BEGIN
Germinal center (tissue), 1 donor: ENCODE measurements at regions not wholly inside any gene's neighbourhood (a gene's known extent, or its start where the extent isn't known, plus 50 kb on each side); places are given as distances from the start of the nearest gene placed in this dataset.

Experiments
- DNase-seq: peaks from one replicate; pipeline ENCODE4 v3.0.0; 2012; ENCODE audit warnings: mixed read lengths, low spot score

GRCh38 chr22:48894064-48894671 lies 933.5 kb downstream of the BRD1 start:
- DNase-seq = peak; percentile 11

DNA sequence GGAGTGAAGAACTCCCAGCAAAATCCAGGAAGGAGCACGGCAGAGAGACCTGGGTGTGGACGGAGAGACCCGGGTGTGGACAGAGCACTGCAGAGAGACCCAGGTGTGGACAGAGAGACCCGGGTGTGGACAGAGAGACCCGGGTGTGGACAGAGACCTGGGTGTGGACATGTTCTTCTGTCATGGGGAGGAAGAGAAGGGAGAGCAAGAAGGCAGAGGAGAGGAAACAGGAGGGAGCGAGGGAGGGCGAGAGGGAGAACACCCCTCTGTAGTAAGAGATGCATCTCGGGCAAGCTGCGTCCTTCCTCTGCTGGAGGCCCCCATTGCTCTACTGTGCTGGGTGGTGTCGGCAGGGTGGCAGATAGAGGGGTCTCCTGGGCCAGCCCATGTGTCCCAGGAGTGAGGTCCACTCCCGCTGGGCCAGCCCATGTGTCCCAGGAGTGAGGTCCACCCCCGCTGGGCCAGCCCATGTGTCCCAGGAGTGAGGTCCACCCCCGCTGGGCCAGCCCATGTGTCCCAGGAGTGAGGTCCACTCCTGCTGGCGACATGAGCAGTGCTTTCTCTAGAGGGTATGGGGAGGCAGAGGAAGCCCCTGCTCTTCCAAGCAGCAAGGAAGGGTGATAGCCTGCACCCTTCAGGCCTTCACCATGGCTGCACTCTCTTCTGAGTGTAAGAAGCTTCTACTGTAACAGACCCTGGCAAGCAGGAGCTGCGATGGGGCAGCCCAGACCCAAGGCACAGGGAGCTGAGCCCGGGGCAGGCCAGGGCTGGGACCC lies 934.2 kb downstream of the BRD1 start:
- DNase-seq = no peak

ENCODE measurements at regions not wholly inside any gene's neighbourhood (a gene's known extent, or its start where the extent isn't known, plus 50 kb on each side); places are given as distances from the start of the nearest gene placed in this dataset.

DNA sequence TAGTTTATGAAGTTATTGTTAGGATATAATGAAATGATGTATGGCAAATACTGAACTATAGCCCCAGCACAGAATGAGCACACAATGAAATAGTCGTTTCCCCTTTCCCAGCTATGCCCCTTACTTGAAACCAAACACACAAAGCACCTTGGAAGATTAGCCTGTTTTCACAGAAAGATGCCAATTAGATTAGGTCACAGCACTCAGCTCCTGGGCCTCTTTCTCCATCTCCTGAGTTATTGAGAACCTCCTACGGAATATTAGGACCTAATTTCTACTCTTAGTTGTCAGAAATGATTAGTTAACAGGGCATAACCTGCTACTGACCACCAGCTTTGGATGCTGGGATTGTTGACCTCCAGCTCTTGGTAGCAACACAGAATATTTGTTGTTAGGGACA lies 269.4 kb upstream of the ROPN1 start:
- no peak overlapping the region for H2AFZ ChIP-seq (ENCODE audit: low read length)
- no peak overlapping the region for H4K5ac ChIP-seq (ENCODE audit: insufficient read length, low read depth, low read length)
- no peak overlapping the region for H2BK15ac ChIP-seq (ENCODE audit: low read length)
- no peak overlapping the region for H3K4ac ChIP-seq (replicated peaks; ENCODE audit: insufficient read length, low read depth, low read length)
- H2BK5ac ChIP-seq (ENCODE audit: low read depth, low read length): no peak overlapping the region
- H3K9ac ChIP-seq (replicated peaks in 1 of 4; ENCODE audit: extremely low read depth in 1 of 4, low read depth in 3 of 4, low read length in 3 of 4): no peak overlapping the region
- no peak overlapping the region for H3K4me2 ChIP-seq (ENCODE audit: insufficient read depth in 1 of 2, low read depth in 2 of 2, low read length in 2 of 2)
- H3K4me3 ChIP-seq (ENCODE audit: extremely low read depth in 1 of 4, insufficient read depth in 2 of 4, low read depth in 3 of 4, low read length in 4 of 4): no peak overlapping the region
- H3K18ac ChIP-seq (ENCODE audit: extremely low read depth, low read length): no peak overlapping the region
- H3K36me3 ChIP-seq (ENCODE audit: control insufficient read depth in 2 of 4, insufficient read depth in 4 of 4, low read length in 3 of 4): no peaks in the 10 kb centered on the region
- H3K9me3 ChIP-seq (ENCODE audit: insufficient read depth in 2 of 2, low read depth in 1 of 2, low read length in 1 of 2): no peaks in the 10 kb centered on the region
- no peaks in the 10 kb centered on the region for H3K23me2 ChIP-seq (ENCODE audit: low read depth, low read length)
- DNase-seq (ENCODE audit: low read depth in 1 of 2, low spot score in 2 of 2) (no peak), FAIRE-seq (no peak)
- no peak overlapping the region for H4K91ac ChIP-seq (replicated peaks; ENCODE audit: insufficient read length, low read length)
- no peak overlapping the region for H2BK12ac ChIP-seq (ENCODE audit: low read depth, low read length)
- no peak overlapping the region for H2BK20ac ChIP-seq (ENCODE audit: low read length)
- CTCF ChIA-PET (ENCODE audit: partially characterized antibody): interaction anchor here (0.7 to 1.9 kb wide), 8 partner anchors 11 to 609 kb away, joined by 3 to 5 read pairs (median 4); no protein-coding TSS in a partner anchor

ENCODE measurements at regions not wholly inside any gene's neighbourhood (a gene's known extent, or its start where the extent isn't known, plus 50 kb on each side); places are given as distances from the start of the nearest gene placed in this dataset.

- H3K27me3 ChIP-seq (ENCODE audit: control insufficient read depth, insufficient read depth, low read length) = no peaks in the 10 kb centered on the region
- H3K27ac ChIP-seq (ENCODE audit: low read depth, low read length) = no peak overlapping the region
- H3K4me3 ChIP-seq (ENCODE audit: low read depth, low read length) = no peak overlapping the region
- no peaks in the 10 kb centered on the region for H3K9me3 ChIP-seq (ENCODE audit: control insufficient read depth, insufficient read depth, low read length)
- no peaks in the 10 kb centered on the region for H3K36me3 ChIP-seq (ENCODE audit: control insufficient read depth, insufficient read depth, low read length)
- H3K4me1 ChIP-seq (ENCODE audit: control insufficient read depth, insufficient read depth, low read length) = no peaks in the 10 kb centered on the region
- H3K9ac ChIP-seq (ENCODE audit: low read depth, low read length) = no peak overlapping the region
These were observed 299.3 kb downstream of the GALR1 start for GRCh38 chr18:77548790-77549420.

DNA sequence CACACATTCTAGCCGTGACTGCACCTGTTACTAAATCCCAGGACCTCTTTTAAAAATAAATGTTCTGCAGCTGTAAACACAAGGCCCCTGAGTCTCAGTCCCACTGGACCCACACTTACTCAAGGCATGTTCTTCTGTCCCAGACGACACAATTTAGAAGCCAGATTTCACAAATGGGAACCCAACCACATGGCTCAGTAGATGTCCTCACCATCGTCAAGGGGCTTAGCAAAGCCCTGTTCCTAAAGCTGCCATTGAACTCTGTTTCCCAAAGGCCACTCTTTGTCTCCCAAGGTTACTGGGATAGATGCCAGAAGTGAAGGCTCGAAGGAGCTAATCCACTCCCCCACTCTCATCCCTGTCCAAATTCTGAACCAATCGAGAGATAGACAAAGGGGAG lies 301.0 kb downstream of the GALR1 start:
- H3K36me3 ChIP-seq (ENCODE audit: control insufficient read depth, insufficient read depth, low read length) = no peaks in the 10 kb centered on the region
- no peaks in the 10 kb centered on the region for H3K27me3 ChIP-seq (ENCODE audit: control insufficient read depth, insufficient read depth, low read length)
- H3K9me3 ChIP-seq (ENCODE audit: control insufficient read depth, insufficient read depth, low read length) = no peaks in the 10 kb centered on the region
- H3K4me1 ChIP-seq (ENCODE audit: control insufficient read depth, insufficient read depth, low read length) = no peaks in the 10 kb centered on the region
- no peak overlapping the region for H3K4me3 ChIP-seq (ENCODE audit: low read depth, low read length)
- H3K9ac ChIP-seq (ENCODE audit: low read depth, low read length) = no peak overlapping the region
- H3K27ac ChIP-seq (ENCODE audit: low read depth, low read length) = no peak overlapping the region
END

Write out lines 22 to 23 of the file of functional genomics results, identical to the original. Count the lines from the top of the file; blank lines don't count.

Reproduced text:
- DNase-seq (ENCODE audit: low read depth in 1 of 2, low spot score in 2 of 2) (no peak), FAIRE-seq (no peak)
- no peak overlapping the region for H4K91ac ChIP-seq (replicated peaks; ENCODE audit: insufficient read length, low read length)